Singapore’s legal landscape is home to several courts, organised in a hierarchical system, with each serving a different purpose. These courts include the Constitutional Tribunal, Court of Appeal, High Court, and the State Courts – of which there are the District Courts, Magistrates’ Courts, Juvenile Court, Coroners’ Court, and Small Claims Tribunals.
Why is it Important to Know the Court’s Jurisdiction and Powers?
Understanding the jurisdiction and powers of Singapore Courts is essential for anyone who wants to navigate the country’s legal system effectively and protect their legal rights. It is important for the following reasons;
Ensuring Access to Justice
By understanding the jurisdiction of different Courts in Singapore, individuals and businesses can make informed decisions about where to file their legal claims. This helps ensure that the appropriate Court hears their cases and that they have access to justice.
Avoiding Legal Complications
A lack of understanding of the jurisdiction and powers of Singapore Courts can result in legal complications and unnecessary delays. For example, if a case is filed in the wrong Court, it may be dismissed, requiring the plaintiff to restart the legal process.
Understanding Legal Rights
Understanding the jurisdiction and powers of Singapore Courts can also help individuals and businesses understand their legal rights and what legal remedies are available to them. This can be especially important in complex legal matters like commercial disputes or criminal cases.
Complying with Laws and Regulations
Understanding the jurisdiction and powers of Singapore Courts is also crucial for compliance with Singapore’s legal system. By understanding the appropriate Court to file a claim, individuals and businesses can avoid violating Singapore’s laws and regulations, which could result in penalties and legal repercussions.
Read more: Summary of the Criminal Trial Process in Singapore
Magistrate Court’s Jurisdiction
The Magistrate Courts handle less serious criminal cases and civil disputes. Their jurisdiction is limited to the ability to hear the following types of cases:
Criminal cases where the maximum punishment is a fine of up to $10,000, a jail term of up to 5 years, 6 strokes of the cane, or any combination of the punishments. It should be noted that although they handle offences with a maximum term of 5 years, Magistrates can only mete out sentences of up to 3 years imprisonment.
Civil cases where the claim amount does not exceed $60,000. These cases can include contract disputes, property damage, and personal injury.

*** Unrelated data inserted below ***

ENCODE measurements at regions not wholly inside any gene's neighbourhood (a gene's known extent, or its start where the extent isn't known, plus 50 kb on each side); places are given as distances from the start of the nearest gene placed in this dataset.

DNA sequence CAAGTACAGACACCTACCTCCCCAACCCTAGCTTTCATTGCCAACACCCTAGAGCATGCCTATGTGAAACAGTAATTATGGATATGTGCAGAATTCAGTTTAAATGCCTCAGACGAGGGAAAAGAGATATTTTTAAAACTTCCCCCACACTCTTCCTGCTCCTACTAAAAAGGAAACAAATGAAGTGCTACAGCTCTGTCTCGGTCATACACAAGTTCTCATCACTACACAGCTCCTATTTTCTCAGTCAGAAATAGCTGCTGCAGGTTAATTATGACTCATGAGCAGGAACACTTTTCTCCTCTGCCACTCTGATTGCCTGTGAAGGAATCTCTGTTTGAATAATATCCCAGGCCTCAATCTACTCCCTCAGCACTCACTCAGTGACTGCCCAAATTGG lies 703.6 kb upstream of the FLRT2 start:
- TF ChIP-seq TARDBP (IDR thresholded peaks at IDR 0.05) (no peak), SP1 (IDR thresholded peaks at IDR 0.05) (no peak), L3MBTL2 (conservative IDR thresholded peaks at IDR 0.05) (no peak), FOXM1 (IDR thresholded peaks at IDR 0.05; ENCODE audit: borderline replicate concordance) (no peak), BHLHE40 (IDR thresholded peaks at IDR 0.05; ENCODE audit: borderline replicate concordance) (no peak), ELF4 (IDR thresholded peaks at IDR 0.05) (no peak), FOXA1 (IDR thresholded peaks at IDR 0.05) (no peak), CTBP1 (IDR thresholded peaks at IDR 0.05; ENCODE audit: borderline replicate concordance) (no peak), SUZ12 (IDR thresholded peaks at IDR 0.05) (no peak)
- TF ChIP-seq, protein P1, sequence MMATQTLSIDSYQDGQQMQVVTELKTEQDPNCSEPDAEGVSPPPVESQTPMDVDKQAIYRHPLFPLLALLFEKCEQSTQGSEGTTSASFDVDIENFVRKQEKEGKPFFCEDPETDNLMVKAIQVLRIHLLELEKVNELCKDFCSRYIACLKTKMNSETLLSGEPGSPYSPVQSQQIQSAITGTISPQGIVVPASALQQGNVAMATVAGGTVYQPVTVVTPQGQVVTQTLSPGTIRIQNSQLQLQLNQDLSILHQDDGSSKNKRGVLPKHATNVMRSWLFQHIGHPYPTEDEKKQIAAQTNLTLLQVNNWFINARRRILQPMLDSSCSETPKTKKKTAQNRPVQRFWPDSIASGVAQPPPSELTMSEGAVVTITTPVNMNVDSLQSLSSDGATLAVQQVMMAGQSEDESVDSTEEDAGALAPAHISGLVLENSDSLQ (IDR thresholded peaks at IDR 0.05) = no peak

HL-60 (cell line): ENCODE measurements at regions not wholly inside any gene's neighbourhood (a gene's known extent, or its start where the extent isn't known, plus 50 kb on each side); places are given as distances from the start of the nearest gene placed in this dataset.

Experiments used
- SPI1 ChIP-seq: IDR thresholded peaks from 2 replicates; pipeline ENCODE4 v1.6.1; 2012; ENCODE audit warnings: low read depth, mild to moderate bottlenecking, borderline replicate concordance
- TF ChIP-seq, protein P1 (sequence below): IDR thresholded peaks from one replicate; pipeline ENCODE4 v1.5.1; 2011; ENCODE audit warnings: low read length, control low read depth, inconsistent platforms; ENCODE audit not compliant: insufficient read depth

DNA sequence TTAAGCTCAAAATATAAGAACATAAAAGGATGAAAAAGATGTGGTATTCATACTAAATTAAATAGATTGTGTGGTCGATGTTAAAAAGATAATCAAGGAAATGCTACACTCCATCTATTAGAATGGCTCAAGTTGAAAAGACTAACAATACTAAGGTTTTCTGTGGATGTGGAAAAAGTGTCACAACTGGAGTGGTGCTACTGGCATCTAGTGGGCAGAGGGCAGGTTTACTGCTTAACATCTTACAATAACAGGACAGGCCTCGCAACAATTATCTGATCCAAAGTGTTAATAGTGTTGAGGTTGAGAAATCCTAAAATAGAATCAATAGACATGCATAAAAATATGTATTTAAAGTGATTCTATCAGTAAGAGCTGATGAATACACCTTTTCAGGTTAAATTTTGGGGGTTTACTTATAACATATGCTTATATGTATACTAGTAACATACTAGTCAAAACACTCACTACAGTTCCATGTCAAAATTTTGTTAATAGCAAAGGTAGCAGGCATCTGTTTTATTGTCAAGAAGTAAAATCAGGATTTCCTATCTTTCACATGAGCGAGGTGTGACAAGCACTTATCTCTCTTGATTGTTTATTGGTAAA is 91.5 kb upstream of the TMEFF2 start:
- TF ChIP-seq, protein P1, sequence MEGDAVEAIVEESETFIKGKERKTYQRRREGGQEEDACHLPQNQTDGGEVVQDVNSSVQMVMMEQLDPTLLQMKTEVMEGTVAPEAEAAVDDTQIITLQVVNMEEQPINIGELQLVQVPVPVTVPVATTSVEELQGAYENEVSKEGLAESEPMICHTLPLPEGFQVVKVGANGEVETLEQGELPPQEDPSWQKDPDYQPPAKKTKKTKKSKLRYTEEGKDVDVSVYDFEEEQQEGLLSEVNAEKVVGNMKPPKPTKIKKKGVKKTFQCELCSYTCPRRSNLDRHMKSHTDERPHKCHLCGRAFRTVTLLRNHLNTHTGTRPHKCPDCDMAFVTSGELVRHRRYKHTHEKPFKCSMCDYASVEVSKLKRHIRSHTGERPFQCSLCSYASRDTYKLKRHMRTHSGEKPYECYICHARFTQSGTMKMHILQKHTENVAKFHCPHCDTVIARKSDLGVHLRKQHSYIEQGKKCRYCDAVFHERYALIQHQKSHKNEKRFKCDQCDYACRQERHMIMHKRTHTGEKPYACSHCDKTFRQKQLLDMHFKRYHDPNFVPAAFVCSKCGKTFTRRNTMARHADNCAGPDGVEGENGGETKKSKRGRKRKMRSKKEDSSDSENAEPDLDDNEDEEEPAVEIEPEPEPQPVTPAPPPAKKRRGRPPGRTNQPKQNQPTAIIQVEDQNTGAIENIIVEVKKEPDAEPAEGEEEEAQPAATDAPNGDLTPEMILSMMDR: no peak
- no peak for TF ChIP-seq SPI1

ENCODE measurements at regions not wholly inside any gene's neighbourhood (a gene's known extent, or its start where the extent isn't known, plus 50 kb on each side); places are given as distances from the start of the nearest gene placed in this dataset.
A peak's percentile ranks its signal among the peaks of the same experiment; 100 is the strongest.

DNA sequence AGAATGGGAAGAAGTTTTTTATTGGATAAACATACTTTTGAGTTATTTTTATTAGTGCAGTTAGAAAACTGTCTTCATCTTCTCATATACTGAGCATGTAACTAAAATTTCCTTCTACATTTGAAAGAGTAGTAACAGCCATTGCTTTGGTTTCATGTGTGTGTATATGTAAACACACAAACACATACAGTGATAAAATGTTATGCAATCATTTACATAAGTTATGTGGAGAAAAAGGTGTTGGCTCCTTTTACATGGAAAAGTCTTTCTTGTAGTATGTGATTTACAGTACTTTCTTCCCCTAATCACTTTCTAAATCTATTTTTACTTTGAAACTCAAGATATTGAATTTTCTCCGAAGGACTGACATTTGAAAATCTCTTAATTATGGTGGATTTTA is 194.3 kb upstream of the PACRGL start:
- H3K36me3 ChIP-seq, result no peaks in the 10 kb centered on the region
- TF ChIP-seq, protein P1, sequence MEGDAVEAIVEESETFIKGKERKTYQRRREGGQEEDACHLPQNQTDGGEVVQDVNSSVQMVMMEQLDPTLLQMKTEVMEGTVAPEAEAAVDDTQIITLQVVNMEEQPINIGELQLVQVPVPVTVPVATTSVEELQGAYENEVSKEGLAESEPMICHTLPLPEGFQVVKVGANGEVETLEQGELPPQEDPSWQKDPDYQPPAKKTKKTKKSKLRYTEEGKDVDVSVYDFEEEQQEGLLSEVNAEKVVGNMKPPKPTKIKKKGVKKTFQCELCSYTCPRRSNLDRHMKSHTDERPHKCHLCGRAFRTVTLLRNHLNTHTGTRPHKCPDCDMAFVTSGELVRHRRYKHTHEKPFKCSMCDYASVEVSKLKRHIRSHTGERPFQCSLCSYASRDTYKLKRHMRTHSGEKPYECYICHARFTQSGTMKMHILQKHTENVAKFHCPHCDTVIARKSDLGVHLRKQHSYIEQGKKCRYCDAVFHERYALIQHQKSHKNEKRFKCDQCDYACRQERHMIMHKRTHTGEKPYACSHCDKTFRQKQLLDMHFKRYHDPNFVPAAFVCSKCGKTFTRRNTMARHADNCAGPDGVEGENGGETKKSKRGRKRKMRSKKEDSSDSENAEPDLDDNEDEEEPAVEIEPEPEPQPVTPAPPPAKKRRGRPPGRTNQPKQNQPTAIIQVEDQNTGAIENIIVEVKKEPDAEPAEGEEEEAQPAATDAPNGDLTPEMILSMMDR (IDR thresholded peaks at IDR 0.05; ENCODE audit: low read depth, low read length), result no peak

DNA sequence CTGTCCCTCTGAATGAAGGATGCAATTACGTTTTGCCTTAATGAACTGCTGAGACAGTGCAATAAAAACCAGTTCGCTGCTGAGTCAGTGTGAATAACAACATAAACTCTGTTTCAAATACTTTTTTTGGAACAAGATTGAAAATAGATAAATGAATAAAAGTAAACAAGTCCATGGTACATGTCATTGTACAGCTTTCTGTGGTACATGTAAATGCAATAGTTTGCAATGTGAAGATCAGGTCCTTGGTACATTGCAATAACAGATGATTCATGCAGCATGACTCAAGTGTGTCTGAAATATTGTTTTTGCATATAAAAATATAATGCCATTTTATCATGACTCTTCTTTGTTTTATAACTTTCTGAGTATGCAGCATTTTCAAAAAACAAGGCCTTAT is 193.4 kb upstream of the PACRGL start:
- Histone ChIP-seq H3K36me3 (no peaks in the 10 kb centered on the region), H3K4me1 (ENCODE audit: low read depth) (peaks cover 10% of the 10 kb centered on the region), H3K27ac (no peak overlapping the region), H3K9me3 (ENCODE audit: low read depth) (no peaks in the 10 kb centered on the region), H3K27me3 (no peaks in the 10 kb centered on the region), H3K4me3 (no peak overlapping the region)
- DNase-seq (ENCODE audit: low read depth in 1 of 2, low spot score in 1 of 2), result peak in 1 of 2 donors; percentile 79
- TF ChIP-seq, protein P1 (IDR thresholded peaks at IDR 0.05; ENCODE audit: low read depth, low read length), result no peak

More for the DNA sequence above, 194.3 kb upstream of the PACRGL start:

Section 151 of the Criminal Procedure Code
Magistrates’ Complaints, which are complaints made by individuals against other individuals for certain criminal offences, such as assault, theft, and mischief
Magistrate Court’s Powers
Magistrates’ Courts can issue orders, summonses, warrants, and injunctions. They can also impose fines and custodial sentences for criminal offences within their jurisdiction
District Court’s Jurisdiction
In Singapore, the District Courts handle less complex civil and criminal cases. Their jurisdiction is limited to the ability to hear the following types of cases:
Criminal cases where the maximum punishment is a fine of up to $30,000, a jail term of up to 10 years, up to 12 strokes of the cane, or any combination of the punishments.
Civil cases where the claim amount is between $60,000 and $250,000. These cases can include contract disputes, property damage, and personal injury. In the case of road traffic accident claims or claims for personal injuries arising from industrial accidents, the claim amount is increased to a sum or sums not exceeding $500,000.
District Court’s Powers
Regarding powers, the District Courts can issue orders, summonses, warrants, and injunctions. They can also impose fines and custodial sentences for criminal offences within their jurisdiction. Additionally, they have the power to order parties to attend mediation or other alternative dispute resolution processes to resolve civil disputes.
Read more: Understand the Differences between Criminal Fraud & Civil Fraud in Singapore
FAQs on Singapore Courts
Can I appeal a decision made by the Magistrates’ / District Courts?
Yes, you can appeal a decision made by the Magistrates’ / District Courts to the High Court if you are dissatisfied with the outcome.
Do I need a lawyer to represent me in the Magistrates’ Courts?
No, you do not need a lawyer to represent you in the Magistrates’ Courts in Singapore. However, it is generally recommended to seek legal advice or representation to ensure that your rights are protected and that you receive a fair outcome.
Can the Magistrates’ Courts issue injunctions?
Yes, the Magistrates’ Courts in Singapore can issue injunctions in certain cases.